Mary Becker Greene
Mary B and Gordon Greene
In 1890 Cincinnatian Gordon C Greene took his new bride Mary Becker Greene, aboard the newly bought H K Bedford. At 149 ft. and built in 1885, it was the first boat in the Greene Line. Mary lived aboard and worked side by side with her husband. And ever after, they were made a home on one of the 28 steamers they were to own and operate. She became a captain two years before she became a mother. From Fred Way's Packet Directory: Captain. Gordon C Greene bought her to "enter the Pittsburgh-Wheeling trade, the beginning of Greene Line Steamers, Inc.
In 1896 Gordon and Mary B Greene bought a second boat, the Argand. At 132.6 ft. it was built for Captains Newt Flesher, Gordon C Greene and Captain Mary B Greene was Master. Unable to pay a second captain, Mary Greene took the Argand. She was the only licensed woman steamboat pilot and captain on the Ohio and Mississippi Rivers. She guided the steamboats between Cincinnati and Newport to Charleston, West Virginia for years. Boat was sold and later in 1927 burned in Lowell, Ohio on the Muskingum River. From Fred Way's Packet Directory: "The boiler was still there in the mud late as 1949."
The Greenland, at 210 ft. was built in 1903 for Captain Gordon C Greene. Mary had three sons and the boys grew up with "home" being a steamboat. Captain Tom was born aboard the Greenland, and the others ashore. Mary became well-known and respected along the inland waters not only for her capabilities with a steamboat, but due to the wonderful qualities of the woman herself. She knew as much about maintenance, bookkeeping, and steering and as she did about cooking, sewing and entertaining.
By 1904, the Greenes were running six boats and making trips to the St. Louis World's Fair-their first run to the Mississippi River. A five day trip from Cincinnati to Charleston West Virginia included three meals a day and a berth was $8 a person.
The Gordon C. Greene, was built in 1923. From Fred Way Packet Directory: "It was the family boat with Captain Tom R. Greene in command, his mother, Mary B Greene, usually aboard, his wife Letha and family. A bar was provided on the main deck (called "Uncle Tom's Cabin") but no liquor sold. The atmosphere on board was pleasant and healthy, the operation eminently successful in a financial way, and Captain Tom and his mother were generous with invitations to "river fans" who rode as guests from here to there, a floating convention center. Hence many youngsters who worked aboard, or who rode for free, grew up better for the experience and opportunity. There was never anything quite like this on the rivers. When the Delta Queen arrived on the scene, the Gordon was put in the St. Louis-St. Paul trade.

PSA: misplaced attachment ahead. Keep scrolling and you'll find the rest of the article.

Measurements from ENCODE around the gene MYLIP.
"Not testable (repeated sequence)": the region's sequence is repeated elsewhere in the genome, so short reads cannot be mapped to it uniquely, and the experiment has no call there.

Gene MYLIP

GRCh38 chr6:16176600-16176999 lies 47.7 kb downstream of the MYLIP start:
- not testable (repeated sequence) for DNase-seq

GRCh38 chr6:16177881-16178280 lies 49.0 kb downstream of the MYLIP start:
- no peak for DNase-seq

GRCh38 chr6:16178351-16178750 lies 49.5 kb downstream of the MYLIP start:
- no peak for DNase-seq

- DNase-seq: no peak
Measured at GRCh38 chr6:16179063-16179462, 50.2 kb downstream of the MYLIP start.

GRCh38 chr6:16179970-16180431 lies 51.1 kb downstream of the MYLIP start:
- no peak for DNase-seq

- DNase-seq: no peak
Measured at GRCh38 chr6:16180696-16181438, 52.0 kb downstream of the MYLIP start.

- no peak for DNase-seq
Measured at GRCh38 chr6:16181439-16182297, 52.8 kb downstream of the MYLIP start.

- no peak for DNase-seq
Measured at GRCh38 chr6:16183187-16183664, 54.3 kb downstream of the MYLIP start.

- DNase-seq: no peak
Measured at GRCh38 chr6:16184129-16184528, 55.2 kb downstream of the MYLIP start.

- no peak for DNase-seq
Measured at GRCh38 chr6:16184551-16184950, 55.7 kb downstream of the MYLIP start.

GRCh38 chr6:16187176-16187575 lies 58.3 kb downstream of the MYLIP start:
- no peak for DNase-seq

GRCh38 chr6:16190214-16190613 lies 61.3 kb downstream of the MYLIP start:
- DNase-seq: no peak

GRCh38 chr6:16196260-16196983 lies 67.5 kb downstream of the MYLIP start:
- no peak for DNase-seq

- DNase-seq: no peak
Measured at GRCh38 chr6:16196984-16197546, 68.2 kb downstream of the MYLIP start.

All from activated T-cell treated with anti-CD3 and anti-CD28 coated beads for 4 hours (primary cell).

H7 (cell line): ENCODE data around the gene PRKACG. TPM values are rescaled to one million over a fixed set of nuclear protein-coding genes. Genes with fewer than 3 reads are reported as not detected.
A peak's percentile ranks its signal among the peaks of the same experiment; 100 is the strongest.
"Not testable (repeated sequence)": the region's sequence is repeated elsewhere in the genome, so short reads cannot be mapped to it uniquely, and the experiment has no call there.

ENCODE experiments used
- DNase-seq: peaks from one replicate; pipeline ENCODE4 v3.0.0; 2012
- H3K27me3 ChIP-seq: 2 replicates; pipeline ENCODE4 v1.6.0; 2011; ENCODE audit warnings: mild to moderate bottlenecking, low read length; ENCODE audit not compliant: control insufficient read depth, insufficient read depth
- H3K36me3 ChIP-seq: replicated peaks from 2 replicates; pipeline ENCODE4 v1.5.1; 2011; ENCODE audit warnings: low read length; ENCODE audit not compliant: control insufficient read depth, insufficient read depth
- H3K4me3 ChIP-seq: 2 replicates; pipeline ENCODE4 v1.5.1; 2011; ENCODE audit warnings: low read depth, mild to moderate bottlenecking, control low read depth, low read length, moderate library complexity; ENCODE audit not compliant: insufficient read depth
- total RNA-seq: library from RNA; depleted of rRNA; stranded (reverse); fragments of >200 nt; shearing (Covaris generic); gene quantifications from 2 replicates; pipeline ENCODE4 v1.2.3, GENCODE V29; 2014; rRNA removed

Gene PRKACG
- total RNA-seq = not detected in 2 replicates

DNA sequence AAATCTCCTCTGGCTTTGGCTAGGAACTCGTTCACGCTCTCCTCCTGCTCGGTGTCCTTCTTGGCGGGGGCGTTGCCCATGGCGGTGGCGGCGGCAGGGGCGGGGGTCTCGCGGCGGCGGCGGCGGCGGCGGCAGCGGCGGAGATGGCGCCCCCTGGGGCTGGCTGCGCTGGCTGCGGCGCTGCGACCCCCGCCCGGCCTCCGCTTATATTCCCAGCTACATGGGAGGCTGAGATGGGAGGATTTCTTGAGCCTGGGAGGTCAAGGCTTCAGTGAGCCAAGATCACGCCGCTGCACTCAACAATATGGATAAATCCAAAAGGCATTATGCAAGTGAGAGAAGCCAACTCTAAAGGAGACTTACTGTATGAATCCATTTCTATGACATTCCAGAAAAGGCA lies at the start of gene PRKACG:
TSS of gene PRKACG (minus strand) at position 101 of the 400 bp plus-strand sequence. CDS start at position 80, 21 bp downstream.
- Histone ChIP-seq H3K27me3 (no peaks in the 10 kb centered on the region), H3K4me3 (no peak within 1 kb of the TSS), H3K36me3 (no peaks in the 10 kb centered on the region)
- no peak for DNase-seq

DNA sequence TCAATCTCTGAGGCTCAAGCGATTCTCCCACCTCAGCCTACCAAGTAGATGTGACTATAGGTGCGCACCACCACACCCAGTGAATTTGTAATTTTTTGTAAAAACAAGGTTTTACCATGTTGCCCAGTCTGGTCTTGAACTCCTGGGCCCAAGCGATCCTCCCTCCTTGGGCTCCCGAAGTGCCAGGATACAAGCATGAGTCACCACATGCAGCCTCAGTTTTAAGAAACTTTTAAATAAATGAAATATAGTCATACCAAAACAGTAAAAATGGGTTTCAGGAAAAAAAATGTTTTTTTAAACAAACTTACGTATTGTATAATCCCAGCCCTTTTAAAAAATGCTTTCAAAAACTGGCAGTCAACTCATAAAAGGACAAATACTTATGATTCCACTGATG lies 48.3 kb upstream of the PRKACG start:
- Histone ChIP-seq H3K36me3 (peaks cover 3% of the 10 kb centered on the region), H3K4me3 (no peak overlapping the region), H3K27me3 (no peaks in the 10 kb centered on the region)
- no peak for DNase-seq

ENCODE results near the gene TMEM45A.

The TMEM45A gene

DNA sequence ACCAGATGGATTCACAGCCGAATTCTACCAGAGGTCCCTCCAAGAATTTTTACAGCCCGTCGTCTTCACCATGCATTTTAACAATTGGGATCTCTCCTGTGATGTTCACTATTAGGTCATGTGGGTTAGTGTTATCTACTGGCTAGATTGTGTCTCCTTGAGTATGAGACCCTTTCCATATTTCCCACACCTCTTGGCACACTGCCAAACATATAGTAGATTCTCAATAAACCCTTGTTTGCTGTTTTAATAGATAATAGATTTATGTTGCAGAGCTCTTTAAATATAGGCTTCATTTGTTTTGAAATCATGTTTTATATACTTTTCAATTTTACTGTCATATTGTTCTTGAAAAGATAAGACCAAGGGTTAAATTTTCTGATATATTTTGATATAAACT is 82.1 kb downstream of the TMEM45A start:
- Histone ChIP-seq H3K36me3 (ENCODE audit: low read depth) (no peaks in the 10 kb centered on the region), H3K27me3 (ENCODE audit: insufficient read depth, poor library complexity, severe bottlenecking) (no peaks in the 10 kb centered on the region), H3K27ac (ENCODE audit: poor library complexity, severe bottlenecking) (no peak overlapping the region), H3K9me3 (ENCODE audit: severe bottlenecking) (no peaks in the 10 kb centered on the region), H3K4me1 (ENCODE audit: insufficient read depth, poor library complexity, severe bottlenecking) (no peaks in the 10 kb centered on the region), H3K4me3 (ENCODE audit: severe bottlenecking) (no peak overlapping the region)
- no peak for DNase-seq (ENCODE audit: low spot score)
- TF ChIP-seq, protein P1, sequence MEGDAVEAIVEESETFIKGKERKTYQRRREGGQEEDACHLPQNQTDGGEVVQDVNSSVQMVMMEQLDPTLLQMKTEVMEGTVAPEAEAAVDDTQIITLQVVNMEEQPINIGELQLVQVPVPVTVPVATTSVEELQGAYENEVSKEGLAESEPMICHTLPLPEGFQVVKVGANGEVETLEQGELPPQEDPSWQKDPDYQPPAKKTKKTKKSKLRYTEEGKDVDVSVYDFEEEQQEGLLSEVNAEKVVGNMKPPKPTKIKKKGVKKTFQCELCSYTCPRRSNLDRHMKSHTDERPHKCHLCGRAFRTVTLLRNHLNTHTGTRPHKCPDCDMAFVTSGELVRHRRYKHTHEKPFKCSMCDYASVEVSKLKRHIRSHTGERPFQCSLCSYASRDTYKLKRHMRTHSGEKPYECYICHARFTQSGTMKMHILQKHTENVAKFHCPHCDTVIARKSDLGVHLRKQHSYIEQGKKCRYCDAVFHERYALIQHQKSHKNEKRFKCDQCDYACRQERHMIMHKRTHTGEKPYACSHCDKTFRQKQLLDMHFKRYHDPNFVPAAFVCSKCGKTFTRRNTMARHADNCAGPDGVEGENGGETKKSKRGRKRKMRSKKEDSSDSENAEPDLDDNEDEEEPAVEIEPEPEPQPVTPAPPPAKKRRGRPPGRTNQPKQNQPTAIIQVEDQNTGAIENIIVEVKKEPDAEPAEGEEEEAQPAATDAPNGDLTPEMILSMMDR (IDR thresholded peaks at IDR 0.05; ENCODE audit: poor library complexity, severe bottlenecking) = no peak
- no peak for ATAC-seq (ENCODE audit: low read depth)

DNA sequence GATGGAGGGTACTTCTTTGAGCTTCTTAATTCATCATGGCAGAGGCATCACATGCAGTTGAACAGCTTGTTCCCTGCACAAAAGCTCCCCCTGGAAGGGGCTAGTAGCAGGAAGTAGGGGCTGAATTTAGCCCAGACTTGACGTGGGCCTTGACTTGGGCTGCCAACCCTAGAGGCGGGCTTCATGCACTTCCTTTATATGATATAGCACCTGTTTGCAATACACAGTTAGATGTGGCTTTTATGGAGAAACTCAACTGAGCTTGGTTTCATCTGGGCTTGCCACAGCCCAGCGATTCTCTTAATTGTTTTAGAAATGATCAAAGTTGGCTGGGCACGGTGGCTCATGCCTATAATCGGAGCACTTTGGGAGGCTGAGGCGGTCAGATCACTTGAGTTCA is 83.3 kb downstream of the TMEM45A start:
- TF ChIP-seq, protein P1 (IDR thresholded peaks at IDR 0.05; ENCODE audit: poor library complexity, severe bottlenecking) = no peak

In the mid-thirties when other packet companies were going out of business the Greene Line of Cincinnati held on by converting to auto transport and passenger business. Captain Ma Greene became as much a reason as the scenery for a passenger to take a vacation on a riverboat.
When her son bought the Delta Queen in 1947, Captain Mary was the first one to move aboard. She loved to dance and entertain and she never tired of spellbinding passengers with her river experiences.
On the first of April 1949, Mary boarded the Delta Queen for a routine trip to New Orleans. During the trip she was co-captain with her son, Captain Tom, but was mostly hostess and business manager. On April 22, 1949, at 79 Mary died aboard the Delta Queen, after it returned and was docked on the Ohio River in Cincinnati. She was one of the most colorful and best-loved figures of the romantic era of sternwheeler steam boating. The Cincinnati Enquirer reported, "In her 59 years of steam boating, 52 of which she was a captain and pilot, 'Mother' Greene got to know them all."
Her last living son,
Captain Tom collapsed with a fatal heart attack the next year on the Delta
Queen. His wife, Letha, with four growing children determined to
keep the steamboats in business. In 1958 she obtained a partner, Richard C
Simonton of Los Angeles to save the Delta Queen. Investors
played a major part in saving the culture of the river and steamboats so that
they continue on the river today.